For centuries, people have assumed that the jobs of the future lie in industry. In fact services have long replaced industry as the locomotive of growth in developed countries. In the USA, almost 75 per cent of the workforce is already in services. In no developed country, according to Peter Drucker, will industry account for more 6 to 8 per cent of the total workforce by the end of the century.
Why? One reason is the increasing mechanisation of production by new technology, another is the relocation of low-tech factories in Third World countries with cheaper labour. Modern technology requires fewer and fewer workers but higher skills. So small numbers of skilled workers are replacing the unskilled industrial armies of old.
Let nobody think this pattern is confined to highly-mechanised rich countries. It is already here in India. Take a look at Maruti Udyog, which works in what is universally regarded as a labour-intensive industry (auto production is largely an assembly business). Maruti boasts that labour costs now are no more than 2.3 per cent of sales. If we look only at staff on the production line, wage costs are perhaps 1.6 per cent of sales. Even so, Maruti’s labour productivity is lower than Suzuki’s in Japan. So, if all Indian engineering companies rise to the standard of Suzuki, many will find that labour accounts for no more than one per cent of production costs. Chemical industries will be even less labour-intensive. There will remain some areas where technology has not changed (like garment-making), and labour-intensity remains high. But on average, labour may accont for no more than 5 to 10 per cent of costs in the modern
factories that are now coming up.
CHEAP LABOUR: This has several major implications. First, cheap labour is no longer much of an advantage for poor nations like India. Consider an industry where labour costs are 5 per cent of total costs. If this industry shifts from the US to India to take advantage of workers getting one-tenth the US wage, the reduction in total costs will be only 4.5 per cent, even if Indian workers are as productive as American ones. In practice Indian labour may be less than one-tenth as productive. So the notion that Indian labour is cheap is largely mythical. It is certainly cheap in unorganised sweat-shops in non-mechanisable areas like garments and diamond polishing. It is not cheap in most of organised industry, where overmanning is chronic.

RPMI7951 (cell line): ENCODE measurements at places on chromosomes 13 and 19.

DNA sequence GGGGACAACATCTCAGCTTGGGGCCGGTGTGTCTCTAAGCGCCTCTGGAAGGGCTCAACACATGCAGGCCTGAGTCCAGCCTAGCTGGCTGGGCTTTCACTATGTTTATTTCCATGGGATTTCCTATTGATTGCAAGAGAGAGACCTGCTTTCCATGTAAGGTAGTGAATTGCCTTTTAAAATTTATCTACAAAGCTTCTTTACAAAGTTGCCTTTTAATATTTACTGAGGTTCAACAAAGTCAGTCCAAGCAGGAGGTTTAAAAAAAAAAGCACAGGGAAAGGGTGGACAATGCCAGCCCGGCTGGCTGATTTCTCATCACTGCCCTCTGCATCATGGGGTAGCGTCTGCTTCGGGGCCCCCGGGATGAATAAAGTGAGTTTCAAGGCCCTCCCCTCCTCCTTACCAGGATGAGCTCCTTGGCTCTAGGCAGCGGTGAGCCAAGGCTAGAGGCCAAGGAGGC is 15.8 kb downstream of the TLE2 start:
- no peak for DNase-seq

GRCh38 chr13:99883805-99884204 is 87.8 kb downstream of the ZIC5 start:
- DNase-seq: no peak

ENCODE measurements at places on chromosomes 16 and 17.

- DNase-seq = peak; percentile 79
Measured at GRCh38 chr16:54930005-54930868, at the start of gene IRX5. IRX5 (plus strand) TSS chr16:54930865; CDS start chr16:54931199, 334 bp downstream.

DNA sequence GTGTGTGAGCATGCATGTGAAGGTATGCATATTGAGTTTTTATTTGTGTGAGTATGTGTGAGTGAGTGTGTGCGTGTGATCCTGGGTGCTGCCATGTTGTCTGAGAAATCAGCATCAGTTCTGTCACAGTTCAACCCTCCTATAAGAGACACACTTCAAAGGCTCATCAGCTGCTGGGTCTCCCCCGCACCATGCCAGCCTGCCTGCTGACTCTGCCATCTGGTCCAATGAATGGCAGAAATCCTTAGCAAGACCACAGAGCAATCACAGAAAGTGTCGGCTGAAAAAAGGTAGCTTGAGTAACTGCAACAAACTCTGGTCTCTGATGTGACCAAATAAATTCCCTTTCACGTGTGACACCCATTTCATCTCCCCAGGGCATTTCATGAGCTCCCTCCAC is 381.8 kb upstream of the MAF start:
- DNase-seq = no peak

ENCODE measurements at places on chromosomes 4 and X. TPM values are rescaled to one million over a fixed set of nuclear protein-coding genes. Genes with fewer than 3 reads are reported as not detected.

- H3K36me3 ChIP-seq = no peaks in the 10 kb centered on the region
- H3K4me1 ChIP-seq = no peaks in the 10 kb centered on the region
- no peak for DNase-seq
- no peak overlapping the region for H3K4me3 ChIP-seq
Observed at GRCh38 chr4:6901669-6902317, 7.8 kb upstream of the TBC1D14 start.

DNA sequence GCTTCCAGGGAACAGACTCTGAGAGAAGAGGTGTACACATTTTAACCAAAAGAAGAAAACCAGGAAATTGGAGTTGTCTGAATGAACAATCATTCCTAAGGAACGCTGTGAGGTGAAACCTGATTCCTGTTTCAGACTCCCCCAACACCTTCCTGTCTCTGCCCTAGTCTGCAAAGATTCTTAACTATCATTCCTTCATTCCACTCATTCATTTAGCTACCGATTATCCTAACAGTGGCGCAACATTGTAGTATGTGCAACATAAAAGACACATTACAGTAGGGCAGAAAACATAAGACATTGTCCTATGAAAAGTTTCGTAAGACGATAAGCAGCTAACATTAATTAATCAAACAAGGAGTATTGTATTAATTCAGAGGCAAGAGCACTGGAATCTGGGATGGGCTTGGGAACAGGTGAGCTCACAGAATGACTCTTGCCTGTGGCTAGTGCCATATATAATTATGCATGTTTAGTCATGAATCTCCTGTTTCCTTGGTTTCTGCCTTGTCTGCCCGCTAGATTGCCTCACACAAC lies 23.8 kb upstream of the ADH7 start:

Besides, India has greater hassles and red tape, higher taxes and poorer infrastructure than even East Asian countries, leave alone the US. So industries will shift from richer countries to India only if we greatly improve our skills, procedures and infrastructure. And even if we do all that, fresh investment will not create a huge number of new jobs. It will certainly create a modest number of high-productivity, high-wage jobs, but will not accommodate armies of unskilled workers.
A second implication is that India needs to greatly improve both primary education and technical skills. No longer is it very relevant to have cheap unskilled labour. Our comparative advantage will lie increasingly in cheap engineers, technicians, computer software producers, marketing whizz kids, and the like. and this means investing huge sums in
technical and managerial institutes. Shopfloor workers will not disappear, but will need increasingly to be well educated. capable of reading and following manuals, capable of suggesting ideas for improving production (Toyota gets more than 10.000 worker suggestions per year, and this greatly enhances its productivity). So we urgently need to improve and expand primary education.
WORK CULTURE: A third implication is that we need to transform our work culture in existing, old-time factories, which are greatly overmanned. Where workers have got used to doing very little, where productivity is considered a dirty word by old-time unions, it is very difficult to raise productivity (it is far simpler to do so in a new factory). Mahindra and Mahindra has sought to solve this problem by taking its trade union leaders on a world tour to see the changes taking place there, and feels the message has gone home. Maybe more companies should do the same.
Fourth, we need to pay far more attention to services, which will produce the vast majority of jobs in the future. Here again we need a great expansion of vocational training institutes. We need far better rural infrastructure, especially electricity and roads since these spark demand for, a variety of new services. These services will typically yield lower wages but far more jobs than industry. Bank credit is attuned to financing industry more than services, and this must change. In important areas like construction. our technology and work-practices are light-years behind the rest of the world (the doubling at the Delhi-Agra highway is years behind schedule, a job that would have been completed in six months in other countries).
There is no time to waste. We may be industrially backward. but already services account for 45 per cent of India’s GNP, while industry accounts for only 26 per, cent. By this measure India is already in the post-industrial, phase. But it has not prepared itself for the transformation, and must do so.